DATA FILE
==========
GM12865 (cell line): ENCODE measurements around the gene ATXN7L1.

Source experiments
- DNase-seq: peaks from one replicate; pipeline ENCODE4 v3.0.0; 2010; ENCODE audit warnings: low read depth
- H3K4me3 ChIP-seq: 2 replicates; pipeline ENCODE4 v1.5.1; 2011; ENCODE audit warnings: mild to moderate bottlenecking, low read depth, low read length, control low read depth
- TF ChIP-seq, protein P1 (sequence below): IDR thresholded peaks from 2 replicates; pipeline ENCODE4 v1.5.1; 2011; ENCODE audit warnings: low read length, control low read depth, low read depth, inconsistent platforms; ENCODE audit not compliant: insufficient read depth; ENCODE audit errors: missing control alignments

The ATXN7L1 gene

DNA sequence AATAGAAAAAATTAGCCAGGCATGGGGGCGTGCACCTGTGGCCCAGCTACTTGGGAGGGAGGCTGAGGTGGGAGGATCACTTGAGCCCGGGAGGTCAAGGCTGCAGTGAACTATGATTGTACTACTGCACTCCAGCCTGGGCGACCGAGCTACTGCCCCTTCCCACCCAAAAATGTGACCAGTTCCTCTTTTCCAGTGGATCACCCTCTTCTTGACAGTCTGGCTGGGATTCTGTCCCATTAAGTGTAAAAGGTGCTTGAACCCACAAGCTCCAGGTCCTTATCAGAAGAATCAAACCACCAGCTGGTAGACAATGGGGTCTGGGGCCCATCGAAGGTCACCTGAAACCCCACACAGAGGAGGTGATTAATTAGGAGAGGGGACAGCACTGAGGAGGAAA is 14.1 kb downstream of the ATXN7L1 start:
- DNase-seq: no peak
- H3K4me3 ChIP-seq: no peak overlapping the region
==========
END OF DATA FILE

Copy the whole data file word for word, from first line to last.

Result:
GM12865 (cell line): ENCODE measurements around the gene ATXN7L1.

Source experiments
- DNase-seq: peaks from one replicate; pipeline ENCODE4 v3.0.0; 2010; ENCODE audit warnings: low read depth
- H3K4me3 ChIP-seq: 2 replicates; pipeline ENCODE4 v1.5.1; 2011; ENCODE audit warnings: mild to moderate bottlenecking, low read depth, low read length, control low read depth
- TF ChIP-seq, protein P1 (sequence below): IDR thresholded peaks from 2 replicates; pipeline ENCODE4 v1.5.1; 2011; ENCODE audit warnings: low read length, control low read depth, low read depth, inconsistent platforms; ENCODE audit not compliant: insufficient read depth; ENCODE audit errors: missing control alignments

The ATXN7L1 gene

DNA sequence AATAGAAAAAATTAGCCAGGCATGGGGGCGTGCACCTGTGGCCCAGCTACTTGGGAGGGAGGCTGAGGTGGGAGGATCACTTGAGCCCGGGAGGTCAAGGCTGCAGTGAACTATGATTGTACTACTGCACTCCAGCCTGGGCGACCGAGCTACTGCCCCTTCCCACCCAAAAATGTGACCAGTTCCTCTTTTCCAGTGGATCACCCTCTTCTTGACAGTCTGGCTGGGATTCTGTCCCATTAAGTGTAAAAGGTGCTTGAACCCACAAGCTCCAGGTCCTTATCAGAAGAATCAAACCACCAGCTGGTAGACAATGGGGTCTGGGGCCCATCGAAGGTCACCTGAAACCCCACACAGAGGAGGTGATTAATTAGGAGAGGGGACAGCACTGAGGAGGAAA is 14.1 kb downstream of the ATXN7L1 start:
- DNase-seq: no peak
- H3K4me3 ChIP-seq: no peak overlapping the region